What is a hemorrhagic stroke?
Hemorrhagic stroke accounts for 13 percent of stroke cases overall. A hemorrhagic stroke occurs due to a ruptured blood vessel. This may occur within the brain tissue itself (intraparenchymal) or into the fluid space around the brain (subarachnoid). The latter type of stroke is typically caused by a ruptured aneurysm.
What are the symptoms of a hemorrhagic stroke?
Symptoms of a hemorrhagic stroke can vary from person to person, but they’re almost always present immediately after the stroke occurs.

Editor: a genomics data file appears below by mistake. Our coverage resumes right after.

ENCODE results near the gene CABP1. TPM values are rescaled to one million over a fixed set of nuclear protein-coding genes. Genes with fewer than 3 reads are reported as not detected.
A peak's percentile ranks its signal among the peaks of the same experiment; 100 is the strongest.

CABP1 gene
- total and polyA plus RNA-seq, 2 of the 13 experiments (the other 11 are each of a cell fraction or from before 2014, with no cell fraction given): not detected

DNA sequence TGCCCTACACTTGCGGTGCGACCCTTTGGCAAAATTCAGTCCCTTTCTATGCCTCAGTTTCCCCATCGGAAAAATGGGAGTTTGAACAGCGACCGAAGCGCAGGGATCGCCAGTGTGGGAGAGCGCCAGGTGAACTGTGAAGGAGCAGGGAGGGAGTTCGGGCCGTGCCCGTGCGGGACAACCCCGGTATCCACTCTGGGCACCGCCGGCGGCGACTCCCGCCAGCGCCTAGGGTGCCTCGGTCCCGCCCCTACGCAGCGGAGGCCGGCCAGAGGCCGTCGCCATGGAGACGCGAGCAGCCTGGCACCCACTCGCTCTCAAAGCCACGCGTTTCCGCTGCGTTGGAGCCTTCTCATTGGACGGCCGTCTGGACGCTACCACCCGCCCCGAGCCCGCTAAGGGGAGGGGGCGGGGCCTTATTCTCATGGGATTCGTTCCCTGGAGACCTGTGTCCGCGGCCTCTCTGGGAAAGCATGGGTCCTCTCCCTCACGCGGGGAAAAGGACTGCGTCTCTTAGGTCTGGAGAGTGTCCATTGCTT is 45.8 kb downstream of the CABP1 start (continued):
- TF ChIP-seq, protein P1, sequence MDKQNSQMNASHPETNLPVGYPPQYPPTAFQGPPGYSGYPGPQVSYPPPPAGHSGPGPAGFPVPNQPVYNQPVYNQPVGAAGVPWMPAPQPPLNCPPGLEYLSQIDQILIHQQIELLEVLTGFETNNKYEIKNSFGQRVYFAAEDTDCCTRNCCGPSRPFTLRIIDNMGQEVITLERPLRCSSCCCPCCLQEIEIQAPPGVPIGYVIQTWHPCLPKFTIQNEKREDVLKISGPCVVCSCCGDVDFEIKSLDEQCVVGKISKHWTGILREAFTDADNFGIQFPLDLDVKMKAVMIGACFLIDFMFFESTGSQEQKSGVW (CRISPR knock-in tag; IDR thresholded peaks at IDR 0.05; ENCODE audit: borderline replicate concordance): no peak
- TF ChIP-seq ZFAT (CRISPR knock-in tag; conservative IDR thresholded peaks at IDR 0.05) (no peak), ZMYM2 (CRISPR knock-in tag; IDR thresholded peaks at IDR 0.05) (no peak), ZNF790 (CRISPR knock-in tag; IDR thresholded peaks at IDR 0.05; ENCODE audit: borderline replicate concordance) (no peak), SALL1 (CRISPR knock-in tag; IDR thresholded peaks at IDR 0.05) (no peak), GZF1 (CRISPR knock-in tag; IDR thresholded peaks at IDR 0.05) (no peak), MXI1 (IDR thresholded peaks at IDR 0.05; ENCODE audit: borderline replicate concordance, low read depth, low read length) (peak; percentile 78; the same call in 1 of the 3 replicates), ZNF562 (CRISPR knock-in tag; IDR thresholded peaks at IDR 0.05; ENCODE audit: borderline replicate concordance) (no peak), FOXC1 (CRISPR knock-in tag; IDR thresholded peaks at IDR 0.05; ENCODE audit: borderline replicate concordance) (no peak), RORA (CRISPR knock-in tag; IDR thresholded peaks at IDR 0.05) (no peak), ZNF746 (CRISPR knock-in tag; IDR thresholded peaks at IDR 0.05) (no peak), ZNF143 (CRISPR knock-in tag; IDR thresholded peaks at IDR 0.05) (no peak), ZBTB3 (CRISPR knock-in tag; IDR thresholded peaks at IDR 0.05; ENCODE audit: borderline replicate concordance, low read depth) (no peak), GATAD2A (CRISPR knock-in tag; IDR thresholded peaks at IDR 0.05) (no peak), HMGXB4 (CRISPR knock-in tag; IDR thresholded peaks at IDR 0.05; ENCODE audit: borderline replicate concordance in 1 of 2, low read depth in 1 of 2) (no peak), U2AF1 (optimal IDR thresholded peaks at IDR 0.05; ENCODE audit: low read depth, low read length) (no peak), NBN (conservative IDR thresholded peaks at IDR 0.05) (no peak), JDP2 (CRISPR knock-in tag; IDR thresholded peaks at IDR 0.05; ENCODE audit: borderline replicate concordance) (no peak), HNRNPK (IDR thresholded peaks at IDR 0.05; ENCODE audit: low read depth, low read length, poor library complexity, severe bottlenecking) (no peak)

Symptoms may include:
- Loss of consciousness
- Sudden and severe headache
- Weakness or numbness in the face, leg, or arm on one side of the body
- Loss of balance
- Speech or swallowing difficulty
- Confusion or disorientation
How is a hemorrhagic stroke diagnosed?
Hemorrhagic stroke is typically first diagnosed with a head CT. Vascular imaging is then performed to assess for a structural arterial lesion as the source of bleeding.
How is hemorrhagic stroke treated?
Patients with hemorrhagic stroke are treated emergently in a variety of ways depending on the cause and severity of the bleeding. A variety of surgical and medical strategies are used to limit further damage to the brain and optimize the chances of recovery.